We had visited Victor Hugo’s apartment in Paris several years ago, partly to escape the Christmas holiday visitors who thronged the more popular sites such as Notre Dame and the Louvre, and also due to Max’s fondness for that author. So, seeing a house museum for another world-renowned author we added it to our ‘must-see’ list.
I never thought I’d be an art-museum hound but I’m definitely becoming one. With Oslo offering so many tantalizing sites we had to pick and choose where we went, which is how we ended up in front of the imposing 1882-built Nasjonalgalleriet on a Thursday.
Prior to reaching Oslo we emailed several marinas asking about available space. The one guy who responded kindly said we had picked the ‘worst’ week’, i.e., the busiest of the entire year for boats. We were attempting to find a berth during the Faerder, Oslo’s annual regatta, one of the world’s biggest overnight races in terms of participants. The race attracts 700-1,000 boats; yet, he hinted he could possibly squeeze us in if need be.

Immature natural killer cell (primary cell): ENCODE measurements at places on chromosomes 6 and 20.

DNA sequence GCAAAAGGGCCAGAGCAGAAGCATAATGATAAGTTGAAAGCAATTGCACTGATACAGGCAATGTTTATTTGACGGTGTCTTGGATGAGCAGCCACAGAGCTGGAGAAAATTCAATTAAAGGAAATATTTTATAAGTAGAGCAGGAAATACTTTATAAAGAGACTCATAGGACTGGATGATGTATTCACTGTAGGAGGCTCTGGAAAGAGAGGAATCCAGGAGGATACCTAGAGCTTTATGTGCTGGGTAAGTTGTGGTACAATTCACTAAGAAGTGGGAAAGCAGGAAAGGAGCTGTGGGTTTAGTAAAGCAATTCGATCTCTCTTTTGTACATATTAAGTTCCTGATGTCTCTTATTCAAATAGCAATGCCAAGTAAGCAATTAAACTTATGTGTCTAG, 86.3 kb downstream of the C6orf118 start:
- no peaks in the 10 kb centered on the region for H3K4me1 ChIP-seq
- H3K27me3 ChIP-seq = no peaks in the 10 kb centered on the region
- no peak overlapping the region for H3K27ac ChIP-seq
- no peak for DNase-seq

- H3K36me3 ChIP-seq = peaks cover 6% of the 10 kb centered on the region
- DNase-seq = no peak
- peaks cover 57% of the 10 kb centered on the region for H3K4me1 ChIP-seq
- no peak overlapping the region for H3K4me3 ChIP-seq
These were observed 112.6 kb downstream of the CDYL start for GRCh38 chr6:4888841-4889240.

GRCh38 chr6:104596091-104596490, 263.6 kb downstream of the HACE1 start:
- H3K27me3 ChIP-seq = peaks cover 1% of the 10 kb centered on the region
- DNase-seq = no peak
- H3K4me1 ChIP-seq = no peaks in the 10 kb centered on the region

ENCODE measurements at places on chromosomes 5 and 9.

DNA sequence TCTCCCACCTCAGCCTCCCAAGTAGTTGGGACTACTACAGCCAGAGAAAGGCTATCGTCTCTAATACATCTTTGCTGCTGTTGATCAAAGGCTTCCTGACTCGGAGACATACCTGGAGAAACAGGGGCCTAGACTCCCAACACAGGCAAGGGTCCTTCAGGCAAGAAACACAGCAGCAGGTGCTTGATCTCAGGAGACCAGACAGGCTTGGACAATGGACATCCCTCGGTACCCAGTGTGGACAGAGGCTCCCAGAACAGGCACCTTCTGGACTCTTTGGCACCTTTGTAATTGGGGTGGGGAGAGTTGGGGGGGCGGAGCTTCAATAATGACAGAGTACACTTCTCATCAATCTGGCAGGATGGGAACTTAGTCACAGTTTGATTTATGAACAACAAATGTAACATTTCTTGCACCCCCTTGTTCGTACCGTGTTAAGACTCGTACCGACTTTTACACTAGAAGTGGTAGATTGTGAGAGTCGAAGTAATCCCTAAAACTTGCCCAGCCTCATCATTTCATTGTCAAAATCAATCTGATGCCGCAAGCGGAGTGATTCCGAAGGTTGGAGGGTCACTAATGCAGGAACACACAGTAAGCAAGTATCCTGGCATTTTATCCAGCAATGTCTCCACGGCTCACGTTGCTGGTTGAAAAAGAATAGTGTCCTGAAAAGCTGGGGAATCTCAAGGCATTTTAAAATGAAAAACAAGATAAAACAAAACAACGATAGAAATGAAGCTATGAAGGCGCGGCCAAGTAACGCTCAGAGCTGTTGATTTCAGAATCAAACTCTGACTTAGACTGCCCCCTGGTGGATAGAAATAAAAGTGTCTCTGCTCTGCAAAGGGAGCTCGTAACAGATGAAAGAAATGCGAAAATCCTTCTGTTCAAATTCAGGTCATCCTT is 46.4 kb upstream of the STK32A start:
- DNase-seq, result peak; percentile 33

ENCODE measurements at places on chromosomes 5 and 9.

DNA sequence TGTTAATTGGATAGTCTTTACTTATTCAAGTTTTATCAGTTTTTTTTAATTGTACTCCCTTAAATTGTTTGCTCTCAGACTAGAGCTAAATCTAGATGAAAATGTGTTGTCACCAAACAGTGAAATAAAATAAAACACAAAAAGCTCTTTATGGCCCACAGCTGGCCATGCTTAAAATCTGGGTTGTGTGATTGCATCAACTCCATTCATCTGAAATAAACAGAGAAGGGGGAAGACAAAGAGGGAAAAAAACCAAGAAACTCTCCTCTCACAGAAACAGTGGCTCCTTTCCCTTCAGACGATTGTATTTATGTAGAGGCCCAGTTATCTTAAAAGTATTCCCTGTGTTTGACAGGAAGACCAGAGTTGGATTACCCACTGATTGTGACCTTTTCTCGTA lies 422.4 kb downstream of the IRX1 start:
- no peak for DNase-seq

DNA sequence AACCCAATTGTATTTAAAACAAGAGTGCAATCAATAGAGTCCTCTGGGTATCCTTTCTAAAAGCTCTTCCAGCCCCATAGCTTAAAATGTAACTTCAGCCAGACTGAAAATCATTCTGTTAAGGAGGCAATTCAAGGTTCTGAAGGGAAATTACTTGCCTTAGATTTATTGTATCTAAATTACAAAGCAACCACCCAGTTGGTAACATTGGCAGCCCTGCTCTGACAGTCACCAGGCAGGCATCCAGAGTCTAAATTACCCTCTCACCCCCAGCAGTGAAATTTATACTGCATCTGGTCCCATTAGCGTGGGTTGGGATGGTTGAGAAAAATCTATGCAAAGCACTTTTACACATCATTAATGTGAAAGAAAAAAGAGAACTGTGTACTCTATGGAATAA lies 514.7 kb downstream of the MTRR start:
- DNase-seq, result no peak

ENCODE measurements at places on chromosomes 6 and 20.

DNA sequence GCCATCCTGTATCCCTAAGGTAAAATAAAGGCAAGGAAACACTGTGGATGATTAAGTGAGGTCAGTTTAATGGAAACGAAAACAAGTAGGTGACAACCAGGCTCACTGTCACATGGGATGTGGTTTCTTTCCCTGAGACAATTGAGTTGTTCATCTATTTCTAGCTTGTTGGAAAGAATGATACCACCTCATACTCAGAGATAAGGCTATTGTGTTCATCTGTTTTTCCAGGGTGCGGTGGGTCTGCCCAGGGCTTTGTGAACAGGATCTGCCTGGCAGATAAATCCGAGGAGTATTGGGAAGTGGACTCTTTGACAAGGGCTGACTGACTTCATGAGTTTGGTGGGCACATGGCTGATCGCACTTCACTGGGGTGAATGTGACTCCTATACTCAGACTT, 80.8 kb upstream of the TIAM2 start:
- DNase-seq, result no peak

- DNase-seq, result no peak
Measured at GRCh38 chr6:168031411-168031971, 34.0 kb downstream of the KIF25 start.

Definitely feeling blind (which is one of the translations for this channel’s name) as we carefully motored our way in dense fog through what is described as southern Norways most scenic cruising grounds. At one point I turned to Max and said thank god you’re familiar with this having grown up in Maine. Me, I’d drop anchor at the first possible cove and wait for the sun to come out.
After three nights tied to a pontoon both we and JUANONA yearned for another anchorage. Mandal had provided the perfect location for provisioning, walking, catching up via the Internet, and conversing with others; but, dropping the hook in a secluded cove surrounded by mom nature offers a welcome balance to the hustle and busyness of towns and cities.